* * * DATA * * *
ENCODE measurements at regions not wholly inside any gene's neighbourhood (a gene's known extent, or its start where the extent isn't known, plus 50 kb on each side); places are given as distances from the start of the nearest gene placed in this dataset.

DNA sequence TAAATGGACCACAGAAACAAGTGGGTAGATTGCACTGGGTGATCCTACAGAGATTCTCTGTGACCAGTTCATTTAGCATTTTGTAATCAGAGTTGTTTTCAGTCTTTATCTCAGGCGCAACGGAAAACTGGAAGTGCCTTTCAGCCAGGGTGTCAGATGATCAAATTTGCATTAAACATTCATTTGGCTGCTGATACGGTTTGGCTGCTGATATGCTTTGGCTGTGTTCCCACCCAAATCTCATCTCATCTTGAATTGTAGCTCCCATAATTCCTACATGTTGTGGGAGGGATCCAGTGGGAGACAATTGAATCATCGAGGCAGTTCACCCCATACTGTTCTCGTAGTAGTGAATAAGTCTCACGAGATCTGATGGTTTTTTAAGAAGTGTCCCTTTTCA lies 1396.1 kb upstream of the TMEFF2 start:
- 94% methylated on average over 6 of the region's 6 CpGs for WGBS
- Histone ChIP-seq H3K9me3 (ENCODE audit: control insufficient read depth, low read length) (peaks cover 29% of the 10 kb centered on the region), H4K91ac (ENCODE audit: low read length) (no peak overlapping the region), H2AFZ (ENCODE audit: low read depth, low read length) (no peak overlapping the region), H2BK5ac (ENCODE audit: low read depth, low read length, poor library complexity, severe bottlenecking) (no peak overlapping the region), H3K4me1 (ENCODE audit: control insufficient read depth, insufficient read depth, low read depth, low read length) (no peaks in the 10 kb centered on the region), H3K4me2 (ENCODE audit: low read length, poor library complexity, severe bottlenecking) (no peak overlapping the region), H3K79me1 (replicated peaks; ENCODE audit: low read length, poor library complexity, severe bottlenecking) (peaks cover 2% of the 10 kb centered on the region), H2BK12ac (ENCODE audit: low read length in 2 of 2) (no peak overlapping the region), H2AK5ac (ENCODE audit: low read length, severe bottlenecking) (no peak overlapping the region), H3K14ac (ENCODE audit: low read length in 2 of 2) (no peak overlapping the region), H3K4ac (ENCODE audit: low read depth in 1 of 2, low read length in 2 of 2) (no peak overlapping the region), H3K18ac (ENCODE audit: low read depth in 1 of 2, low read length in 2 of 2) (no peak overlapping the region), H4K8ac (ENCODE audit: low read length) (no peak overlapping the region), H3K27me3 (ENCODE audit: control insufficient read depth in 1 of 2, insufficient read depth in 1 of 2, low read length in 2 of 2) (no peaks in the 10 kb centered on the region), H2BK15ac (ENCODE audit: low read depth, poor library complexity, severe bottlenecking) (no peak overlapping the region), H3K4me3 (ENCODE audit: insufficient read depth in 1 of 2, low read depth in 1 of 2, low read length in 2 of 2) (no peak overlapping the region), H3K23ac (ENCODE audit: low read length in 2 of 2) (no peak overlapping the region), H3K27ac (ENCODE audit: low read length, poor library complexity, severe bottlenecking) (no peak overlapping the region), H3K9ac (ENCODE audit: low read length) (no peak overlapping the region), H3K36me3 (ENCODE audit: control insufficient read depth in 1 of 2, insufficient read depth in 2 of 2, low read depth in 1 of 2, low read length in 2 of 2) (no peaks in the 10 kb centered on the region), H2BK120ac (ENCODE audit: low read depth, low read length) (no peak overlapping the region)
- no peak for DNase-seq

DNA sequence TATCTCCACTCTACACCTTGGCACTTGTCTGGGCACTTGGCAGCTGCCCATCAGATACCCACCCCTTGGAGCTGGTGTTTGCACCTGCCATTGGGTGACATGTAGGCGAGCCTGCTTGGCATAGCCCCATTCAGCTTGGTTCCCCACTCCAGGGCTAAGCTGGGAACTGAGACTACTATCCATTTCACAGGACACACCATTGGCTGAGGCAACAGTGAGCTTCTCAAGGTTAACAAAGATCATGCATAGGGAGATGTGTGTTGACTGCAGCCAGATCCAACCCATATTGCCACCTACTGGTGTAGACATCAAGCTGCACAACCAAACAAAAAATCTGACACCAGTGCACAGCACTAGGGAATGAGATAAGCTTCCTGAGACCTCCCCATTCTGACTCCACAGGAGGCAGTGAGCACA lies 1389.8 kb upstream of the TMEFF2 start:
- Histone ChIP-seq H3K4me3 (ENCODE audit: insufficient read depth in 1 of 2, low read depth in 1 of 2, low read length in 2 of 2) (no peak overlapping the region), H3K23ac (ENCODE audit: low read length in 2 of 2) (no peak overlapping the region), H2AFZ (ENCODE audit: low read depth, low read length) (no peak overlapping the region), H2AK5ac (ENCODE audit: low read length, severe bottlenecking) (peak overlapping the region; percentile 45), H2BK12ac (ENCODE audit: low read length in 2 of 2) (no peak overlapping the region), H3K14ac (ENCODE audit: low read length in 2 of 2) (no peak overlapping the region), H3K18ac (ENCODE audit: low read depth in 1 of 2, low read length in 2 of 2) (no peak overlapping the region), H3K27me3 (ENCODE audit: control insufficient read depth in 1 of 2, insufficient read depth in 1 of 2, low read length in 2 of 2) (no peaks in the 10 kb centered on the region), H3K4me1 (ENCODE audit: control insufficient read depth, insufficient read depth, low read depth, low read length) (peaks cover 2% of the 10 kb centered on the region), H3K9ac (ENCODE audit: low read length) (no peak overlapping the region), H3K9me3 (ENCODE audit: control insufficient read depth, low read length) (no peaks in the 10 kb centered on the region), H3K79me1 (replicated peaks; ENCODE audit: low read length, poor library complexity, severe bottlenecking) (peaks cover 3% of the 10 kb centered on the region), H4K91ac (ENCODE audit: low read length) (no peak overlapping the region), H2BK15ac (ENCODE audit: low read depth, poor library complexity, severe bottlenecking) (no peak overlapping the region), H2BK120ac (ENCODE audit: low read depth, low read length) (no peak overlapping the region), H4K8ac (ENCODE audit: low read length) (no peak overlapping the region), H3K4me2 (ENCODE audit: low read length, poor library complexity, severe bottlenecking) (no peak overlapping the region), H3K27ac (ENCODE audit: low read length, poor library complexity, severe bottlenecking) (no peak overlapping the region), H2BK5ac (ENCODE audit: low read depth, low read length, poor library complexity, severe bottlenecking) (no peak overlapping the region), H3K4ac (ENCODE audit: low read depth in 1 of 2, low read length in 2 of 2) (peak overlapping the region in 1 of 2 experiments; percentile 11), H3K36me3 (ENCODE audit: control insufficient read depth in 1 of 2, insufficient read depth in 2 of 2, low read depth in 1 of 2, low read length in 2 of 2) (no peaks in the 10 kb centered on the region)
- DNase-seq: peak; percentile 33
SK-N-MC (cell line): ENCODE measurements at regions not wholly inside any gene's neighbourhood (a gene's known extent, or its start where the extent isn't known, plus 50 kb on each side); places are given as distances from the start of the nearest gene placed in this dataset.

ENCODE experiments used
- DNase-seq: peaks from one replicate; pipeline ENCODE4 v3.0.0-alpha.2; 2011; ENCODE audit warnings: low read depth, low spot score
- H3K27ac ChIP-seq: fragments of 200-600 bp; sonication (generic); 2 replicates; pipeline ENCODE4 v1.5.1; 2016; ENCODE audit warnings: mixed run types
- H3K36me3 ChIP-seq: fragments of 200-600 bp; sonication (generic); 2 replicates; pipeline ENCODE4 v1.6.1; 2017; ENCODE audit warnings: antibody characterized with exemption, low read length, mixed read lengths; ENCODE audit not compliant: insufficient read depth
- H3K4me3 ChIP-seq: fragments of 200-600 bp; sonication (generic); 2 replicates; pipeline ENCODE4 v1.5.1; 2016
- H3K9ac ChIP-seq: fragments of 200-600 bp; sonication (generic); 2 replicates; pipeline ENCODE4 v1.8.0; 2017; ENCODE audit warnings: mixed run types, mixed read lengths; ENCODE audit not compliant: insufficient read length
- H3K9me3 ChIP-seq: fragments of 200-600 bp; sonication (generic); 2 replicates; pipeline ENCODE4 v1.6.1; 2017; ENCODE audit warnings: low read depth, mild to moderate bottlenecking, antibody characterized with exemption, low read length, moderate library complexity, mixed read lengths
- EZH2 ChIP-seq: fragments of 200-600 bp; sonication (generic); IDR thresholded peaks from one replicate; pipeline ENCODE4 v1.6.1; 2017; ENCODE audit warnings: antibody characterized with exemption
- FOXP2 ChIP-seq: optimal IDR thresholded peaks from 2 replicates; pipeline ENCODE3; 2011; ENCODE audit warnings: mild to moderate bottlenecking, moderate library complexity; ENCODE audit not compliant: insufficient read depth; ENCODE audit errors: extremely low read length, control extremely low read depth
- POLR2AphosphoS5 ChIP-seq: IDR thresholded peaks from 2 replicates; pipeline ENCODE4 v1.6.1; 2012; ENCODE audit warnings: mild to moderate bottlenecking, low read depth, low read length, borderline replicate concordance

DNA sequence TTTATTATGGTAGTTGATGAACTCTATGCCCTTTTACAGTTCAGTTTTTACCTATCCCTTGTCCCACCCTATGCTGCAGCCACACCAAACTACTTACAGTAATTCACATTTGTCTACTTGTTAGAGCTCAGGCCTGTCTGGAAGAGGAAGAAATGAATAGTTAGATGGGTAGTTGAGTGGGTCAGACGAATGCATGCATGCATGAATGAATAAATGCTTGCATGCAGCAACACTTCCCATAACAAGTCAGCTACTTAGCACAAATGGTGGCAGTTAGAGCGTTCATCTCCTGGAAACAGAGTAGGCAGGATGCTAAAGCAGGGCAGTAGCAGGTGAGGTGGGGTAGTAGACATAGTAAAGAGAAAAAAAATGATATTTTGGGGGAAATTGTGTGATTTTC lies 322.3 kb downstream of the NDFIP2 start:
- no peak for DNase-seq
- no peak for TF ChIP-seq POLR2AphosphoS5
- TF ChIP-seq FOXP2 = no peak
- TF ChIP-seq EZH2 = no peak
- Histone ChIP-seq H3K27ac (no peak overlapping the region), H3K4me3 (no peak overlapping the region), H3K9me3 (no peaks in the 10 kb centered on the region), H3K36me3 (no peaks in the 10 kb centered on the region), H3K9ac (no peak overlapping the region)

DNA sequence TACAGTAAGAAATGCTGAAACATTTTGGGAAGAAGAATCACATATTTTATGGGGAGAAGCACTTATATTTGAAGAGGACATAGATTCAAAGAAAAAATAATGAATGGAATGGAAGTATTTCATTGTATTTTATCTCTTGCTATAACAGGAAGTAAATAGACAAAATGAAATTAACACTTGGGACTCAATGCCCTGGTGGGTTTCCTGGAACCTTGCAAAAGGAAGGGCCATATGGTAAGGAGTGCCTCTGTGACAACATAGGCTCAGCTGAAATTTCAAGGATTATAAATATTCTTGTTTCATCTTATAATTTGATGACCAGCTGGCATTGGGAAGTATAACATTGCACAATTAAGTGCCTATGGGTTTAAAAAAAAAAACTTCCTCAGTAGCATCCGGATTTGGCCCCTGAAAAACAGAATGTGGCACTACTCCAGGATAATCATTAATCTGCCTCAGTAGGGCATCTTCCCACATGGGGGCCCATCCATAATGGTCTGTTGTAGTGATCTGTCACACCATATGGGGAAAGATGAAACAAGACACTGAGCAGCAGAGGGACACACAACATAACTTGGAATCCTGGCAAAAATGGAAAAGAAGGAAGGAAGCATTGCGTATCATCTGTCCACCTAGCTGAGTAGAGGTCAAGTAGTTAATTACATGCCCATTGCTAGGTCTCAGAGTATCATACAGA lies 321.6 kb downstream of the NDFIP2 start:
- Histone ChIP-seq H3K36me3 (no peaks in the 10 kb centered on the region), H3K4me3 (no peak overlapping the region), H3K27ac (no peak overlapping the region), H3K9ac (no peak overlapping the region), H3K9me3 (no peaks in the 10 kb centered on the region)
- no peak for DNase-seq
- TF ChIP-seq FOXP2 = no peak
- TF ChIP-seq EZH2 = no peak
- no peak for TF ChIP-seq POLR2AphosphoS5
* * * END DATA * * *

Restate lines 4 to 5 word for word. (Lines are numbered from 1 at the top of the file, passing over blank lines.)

- Histone ChIP-seq H3K9me3 (ENCODE audit: control insufficient read depth, low read length) (peaks cover 29% of the 10 kb centered on the region), H4K91ac (ENCODE audit: low read length) (no peak overlapping the region), H2AFZ (ENCODE audit: low read depth, low read length) (no peak overlapping the region), H2BK5ac (ENCODE audit: low read depth, low read length, poor library complexity, severe bottlenecking) (no peak overlapping the region), H3K4me1 (ENCODE audit: control insufficient read depth, insufficient read depth, low read depth, low read length) (no peaks in the 10 kb centered on the region), H3K4me2 (ENCODE audit: low read length, poor library complexity, severe bottlenecking) (no peak overlapping the region), H3K79me1 (replicated peaks; ENCODE audit: low read length, poor library complexity, severe bottlenecking) (peaks cover 2% of the 10 kb centered on the region), H2BK12ac (ENCODE audit: low read length in 2 of 2) (no peak overlapping the region), H2AK5ac (ENCODE audit: low read length, severe bottlenecking) (no peak overlapping the region), H3K14ac (ENCODE audit: low read length in 2 of 2) (no peak overlapping the region), H3K4ac (ENCODE audit: low read depth in 1 of 2, low read length in 2 of 2) (no peak overlapping the region), H3K18ac (ENCODE audit: low read depth in 1 of 2, low read length in 2 of 2) (no peak overlapping the region), H4K8ac (ENCODE audit: low read length) (no peak overlapping the region), H3K27me3 (ENCODE audit: control insufficient read depth in 1 of 2, insufficient read depth in 1 of 2, low read length in 2 of 2) (no peaks in the 10 kb centered on the region), H2BK15ac (ENCODE audit: low read depth, poor library complexity, severe bottlenecking) (no peak overlapping the region), H3K4me3 (ENCODE audit: insufficient read depth in 1 of 2, low read depth in 1 of 2, low read length in 2 of 2) (no peak overlapping the region), H3K23ac (ENCODE audit: low read length in 2 of 2) (no peak overlapping the region), H3K27ac (ENCODE audit: low read length, poor library complexity, severe bottlenecking) (no peak overlapping the region), H3K9ac (ENCODE audit: low read length) (no peak overlapping the region), H3K36me3 (ENCODE audit: control insufficient read depth in 1 of 2, insufficient read depth in 2 of 2, low read depth in 1 of 2, low read length in 2 of 2) (no peaks in the 10 kb centered on the region), H2BK120ac (ENCODE audit: low read depth, low read length) (no peak overlapping the region)
- no peak for DNase-seq